As state officials reported San Mateo County failed to meet the state’s new health equity metric intended to address a disparity of infections in underserved communities, the county Board of Supervisors voiced a commitment to contribute $2 million of additional funding to the Immigrant Relief Fund. 

Though no formal action was taken, during a remote meeting Tuesday supervisors were challenged by John Sobrato, the philanthropic founder of the Sobrato Foundation, to continue funding for the Immigrant Relief Fund program which serves low-income earning residents shut out of federal assistance due to their immigration status. In July, Sobrato contributed $5 million in seed money to create the fund to which supervisors contributed $2 million. 

“We’re not done fulfilling the need. Only about half those qualifying received payments because we’re out of money,” said Sobrato. “The private sector can’t do it alone. We need the board’s leadership to set an example to energize the private community.” 

As of late September the fund had received nearly 23,000 applications with 10,156 applicants qualifying for a one time $1,000 grant. With 96% of the $10.6 million fund spent and thousands of deserving applicants waiting in the queue, supervisors agreed to agendize a resolution for an Oct. 20 meeting to provide an additional $2 million to the fund. 

The county’s interest in assisting immigrant families came in conjunction with news the county failed to meet the state’s health equity metric. The metric took effect Tuesday and grades counties on how efficiently infection disparities are addressed within hard-hit communities, predominantly the Latino community in San Mateo County which accounts for 65% of positive COVID-19 cases. 

“This is an ambitious goal because the root of disparity runs deep and exposure in our most impacted community … is related to being front-line essential workers,” said Chief of Health Louise Rogers.  

For the county to be moved into the next less restrictive tier in the state’s reopening framework, the rate of infections within hard hit communities must fall within 5% of the orange tier positivity rate or 5.25%, a metric San Mateo County failed to meet. 

To enter the red tier, counties in the purple more restrictive tier are required to bring test-positivity rates down to 8% countywide including in hard hit communities. And for counties in the orange tier to move to the least restrictive yellow tier, test-positivity rates in communities experiencing increased infections must reach 2.1%, within 10% of the yellow tier positivity rate requirement.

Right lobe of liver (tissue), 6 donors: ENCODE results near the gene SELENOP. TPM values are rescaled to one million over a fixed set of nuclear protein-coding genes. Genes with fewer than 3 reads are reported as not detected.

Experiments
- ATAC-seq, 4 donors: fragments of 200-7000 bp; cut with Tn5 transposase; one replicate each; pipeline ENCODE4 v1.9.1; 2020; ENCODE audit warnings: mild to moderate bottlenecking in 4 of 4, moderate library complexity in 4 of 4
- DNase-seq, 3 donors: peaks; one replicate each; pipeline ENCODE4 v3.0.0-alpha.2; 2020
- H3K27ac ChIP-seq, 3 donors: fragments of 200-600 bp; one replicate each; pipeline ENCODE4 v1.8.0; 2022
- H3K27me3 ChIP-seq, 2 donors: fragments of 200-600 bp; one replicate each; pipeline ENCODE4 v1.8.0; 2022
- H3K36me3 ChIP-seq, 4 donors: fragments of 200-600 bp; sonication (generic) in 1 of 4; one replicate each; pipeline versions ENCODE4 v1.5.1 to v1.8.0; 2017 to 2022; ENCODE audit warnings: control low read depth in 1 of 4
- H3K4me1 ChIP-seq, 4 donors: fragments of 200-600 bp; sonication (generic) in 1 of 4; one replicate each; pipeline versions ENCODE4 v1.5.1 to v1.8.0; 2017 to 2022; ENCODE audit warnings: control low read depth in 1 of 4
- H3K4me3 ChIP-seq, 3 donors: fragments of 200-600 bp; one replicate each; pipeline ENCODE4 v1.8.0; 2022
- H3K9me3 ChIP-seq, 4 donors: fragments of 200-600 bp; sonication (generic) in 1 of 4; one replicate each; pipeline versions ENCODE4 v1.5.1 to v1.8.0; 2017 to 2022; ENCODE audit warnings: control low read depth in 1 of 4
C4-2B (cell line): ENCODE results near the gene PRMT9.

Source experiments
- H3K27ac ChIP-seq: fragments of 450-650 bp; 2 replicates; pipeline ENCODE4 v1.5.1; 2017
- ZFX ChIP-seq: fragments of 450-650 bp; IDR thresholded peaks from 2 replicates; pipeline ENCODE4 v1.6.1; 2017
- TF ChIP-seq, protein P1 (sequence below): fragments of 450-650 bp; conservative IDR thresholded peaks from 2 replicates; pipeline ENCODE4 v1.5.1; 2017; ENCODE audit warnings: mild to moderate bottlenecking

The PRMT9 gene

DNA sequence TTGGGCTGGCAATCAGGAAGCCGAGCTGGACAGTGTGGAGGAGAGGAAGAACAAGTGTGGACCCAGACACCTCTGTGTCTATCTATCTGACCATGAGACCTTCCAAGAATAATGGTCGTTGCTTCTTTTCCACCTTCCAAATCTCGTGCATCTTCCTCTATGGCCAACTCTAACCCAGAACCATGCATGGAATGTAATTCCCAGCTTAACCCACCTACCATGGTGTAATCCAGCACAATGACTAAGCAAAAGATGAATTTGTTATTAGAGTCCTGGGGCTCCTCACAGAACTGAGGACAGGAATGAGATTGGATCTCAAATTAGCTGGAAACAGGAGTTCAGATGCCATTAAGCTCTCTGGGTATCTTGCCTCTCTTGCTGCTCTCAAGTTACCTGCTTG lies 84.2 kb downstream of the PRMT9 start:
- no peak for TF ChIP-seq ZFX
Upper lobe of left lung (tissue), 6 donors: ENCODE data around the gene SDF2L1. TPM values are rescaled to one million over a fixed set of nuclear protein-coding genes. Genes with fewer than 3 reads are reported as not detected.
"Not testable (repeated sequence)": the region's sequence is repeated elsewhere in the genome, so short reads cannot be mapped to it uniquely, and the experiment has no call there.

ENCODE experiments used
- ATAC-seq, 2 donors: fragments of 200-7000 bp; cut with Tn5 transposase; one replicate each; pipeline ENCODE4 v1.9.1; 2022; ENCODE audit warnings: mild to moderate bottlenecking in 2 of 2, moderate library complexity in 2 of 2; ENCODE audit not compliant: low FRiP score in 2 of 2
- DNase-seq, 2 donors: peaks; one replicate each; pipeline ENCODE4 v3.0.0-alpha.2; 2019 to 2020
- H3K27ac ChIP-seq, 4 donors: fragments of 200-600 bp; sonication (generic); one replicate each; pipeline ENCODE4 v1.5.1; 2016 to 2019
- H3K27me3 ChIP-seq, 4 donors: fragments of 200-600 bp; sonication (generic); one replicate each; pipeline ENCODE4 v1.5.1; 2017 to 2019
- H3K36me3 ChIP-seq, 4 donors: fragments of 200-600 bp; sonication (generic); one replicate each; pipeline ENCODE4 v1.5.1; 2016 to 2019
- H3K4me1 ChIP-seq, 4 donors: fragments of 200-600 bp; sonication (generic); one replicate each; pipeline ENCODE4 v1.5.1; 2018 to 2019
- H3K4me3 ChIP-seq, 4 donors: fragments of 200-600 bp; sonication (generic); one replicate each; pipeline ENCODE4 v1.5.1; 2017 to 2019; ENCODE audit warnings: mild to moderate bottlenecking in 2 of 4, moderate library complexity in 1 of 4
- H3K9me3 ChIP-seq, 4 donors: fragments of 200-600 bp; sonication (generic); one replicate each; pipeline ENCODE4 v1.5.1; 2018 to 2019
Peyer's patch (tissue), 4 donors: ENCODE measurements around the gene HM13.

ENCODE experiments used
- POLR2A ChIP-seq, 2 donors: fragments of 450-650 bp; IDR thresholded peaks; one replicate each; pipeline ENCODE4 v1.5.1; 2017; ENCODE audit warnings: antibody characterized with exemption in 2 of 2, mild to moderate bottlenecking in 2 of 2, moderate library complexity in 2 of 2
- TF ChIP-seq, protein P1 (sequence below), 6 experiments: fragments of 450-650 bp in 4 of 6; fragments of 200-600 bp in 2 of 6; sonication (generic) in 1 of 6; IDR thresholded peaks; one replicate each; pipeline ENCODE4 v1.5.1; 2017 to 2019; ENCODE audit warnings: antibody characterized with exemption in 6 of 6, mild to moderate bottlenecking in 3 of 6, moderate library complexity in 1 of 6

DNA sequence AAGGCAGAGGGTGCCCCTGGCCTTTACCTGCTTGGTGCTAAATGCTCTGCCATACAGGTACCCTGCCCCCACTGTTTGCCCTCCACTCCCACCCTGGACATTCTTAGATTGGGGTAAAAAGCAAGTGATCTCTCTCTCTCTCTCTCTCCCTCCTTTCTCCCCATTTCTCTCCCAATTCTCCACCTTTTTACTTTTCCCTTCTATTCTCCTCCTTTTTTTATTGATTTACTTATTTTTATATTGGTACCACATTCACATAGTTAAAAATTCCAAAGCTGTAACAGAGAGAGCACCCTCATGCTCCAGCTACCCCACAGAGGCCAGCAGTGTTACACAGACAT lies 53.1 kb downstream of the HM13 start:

Failing to meet the metric will not force a county back into a more restrictive tier but will leave communities at a standstill until infections fall. Adding to a county’s overall test-positivity rate and case rate, the metric will serve as the third criteria used to assess where a county should be within reopening plans. 

Rogers noted the county has already aligned with the metric goals by routinely rotating testing sites in hard-to-reach communities, implementing targeted neighborhood testing and offering financial, housing and food assistance to those who test positive for the virus. The efforts are part of the county’s long-term recovery initiative which centers equity and inclusion as key factors for “creating a better future.” 

In other business, supervisors voted unanimously to support Proposition 15 which would require property value assessments on commercial properties to happen regularly potentially generating between $8 billion and $12.5 billion in revenue annually for schools and governmental bodies. 

“I think we would also agree that the whole subject of school financing is a mystery and it’s not easily understood and I think that’s worth addressing,” said Warren Slocum, president of the Board of Supervisors, who stressed the county Assessor’s Office to prepare for an increase in volume of property value assessment appeals. 

Supervisors also unanimously supported Proposition 16 which would lift a ban on affirmative action, a policy that allows entities to consider race or gender when considering candidates for positions and enrollment. 

“The times are different now then they were in 1996. … We have a much larger population who … isn’t always able to take advantage of educational opportunities, of early job training opportunities and I think that I don’t find it particularly onerous to give somebody just a slight edge. I just don’t find that to be wrong,” said Supervisor Carole Groom who called the proposition controversial. 

A measure intended to encourage San Mateo County employers to permit employees to work from home at least 25% of the work week also gained support from supervisors. Employers will be asked to sign a “cut the commute pledge,” created by the Bay Area Air Quality Management District and brought forward by board Vice President David Canepa, with the goal of reducing greenhouse gas emissions and traffic congestion. 

Supervisor Dave Pine requested county staff return with a plan for how the pledge could be achieved for county employees, an initiative County Manager Mike Callagy said has been a goal of the county pre coronavirus. 

The board also extended Callagy’s county manager contract another four years.

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